One small positive that may come out of the Deepwater Horizon spill is the slender beam of reflected light cast on the fascinating, tragic story of oil drilling in the Niger Delta.
On Sunday The Observer rather stunningly announced that “more oil is spilled from the Delta’s network of terminals, pipes, pumping stations and oil platforms every year than has been lost in the Gulf of Mexico”. Given the scale and longevity of the disaster in Nigeria the disparity in publicity is troubling.
Under normal circumstances it would be easy to peg the general global apathy shown towards the Niger Delta situation up to the usual melange of ignorance and casual racism, which allows us to ignore so many other disasters in the developing world. But this case is different. We should hear more about Nigeria — and make no mistake in the coming decades we will — because Nigeria means oil.
In West and Central Africa, Nigeria is a superpower, with a population of more than 150 million. Staggeringly for a country where the vast majority of the population make a living out of agriculture, up to 90% of Nigeria’s GDP comes from its hydrocarbon. More importantly for the global economy, 40% of United States crude oil imports come from Nigeria. Ironically, although perhaps not unexpectedly, Nigeria’s massive oil wealth seems to actually be contributing to regional instability.
For at least the past 20 years the Niger Delta has been ravaged by armed conflict between government, militias and oil companies over oil rights and compensation for environmental devastation. In 1994, oil-related violence in the region was so bad that state forces were found to have executed at least 2000 civilians, and up to 100,000 people were left homeless. Since then life in the Delta seems to have settled into a steady cycle of stabilised lawlessness, punctuated by occasional bouts of violent government retribution.
It will come as no surprise that the origins and minutiae of this conflict are devilishly complicated, but at their core they can be reduced to two points. Residents of the Niger Delta want a larger share of the wealth generated by the oil in their backyard, and they want to be compensated for the environmental damage caused, which results from commercial oil operations. Imagine the amount of oil spilled in the infamous Exxon-Valdez disaster, and then think the same amount of oil has been leaked in the Niger Delta every single year (on average) for the past 50 years. It is understandable that a fair bit of resentment has built up.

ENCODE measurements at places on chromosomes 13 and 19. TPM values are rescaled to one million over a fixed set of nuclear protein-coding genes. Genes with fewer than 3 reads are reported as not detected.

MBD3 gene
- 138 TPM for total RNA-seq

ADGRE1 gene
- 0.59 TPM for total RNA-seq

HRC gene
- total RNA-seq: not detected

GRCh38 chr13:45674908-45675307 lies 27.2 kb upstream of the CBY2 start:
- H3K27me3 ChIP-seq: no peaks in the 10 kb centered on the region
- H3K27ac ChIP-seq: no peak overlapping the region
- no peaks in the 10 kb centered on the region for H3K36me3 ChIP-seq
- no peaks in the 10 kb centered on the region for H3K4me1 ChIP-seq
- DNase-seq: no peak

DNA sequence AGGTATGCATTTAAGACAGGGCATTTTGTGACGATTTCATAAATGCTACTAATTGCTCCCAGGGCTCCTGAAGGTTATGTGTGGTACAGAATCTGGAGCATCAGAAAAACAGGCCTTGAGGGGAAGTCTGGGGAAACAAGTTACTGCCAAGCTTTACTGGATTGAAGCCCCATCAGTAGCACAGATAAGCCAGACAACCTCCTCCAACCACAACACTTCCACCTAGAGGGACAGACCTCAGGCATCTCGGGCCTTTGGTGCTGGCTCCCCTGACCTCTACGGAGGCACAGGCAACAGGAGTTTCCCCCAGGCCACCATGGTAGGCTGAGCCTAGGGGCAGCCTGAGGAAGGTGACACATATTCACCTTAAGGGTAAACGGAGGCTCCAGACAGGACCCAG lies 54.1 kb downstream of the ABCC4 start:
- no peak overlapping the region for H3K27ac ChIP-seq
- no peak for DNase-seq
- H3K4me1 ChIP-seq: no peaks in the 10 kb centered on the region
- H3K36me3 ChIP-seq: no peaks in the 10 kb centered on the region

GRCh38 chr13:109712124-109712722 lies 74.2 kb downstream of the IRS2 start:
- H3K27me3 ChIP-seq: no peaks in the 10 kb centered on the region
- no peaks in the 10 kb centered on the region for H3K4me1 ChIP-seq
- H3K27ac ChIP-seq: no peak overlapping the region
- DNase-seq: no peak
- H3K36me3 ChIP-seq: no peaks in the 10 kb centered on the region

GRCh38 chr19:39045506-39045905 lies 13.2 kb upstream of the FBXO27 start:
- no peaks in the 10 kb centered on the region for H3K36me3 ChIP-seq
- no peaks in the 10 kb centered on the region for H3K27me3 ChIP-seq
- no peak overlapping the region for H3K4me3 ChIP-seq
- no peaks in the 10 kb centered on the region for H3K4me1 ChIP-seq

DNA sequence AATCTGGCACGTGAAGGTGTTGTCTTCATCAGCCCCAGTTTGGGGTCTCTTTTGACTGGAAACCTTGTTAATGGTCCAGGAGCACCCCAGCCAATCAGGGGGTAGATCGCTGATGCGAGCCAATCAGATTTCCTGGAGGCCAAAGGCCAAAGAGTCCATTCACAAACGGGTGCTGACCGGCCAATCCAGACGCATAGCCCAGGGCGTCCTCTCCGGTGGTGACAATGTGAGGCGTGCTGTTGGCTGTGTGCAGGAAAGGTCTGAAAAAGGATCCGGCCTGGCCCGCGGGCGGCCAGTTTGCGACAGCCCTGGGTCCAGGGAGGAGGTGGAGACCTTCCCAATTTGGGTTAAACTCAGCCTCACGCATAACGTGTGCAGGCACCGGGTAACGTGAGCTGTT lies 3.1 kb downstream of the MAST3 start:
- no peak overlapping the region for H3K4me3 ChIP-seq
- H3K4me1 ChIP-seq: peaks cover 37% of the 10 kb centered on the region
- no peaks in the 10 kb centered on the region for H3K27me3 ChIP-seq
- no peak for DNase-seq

The Nigerian government relies on revenue from commercial oil for its viability. It is in no position to make the kind of demands that the Obama Administration has made in recent weeks. As Obama suspends offshore oil exploration in the United States, jeopardising his promise to reduce America’s dependence on foreign oil, pressure on Nigeria is only likely to increase.
Two weeks ago Nigerian president Goodluck Jonathon signed a $US23 billion deal with China to build three new oil refineries (at present Nigeria imports 85% of its refined fuel). Negotiations over increased Chinese access to Nigerian oil exports are ongoing.
The situation in the Niger Delta has long been intolerable for the local population. It seems likely that a global economy reliant on a stable oil supply will find the Nigerian situation increasingly hard to ignore.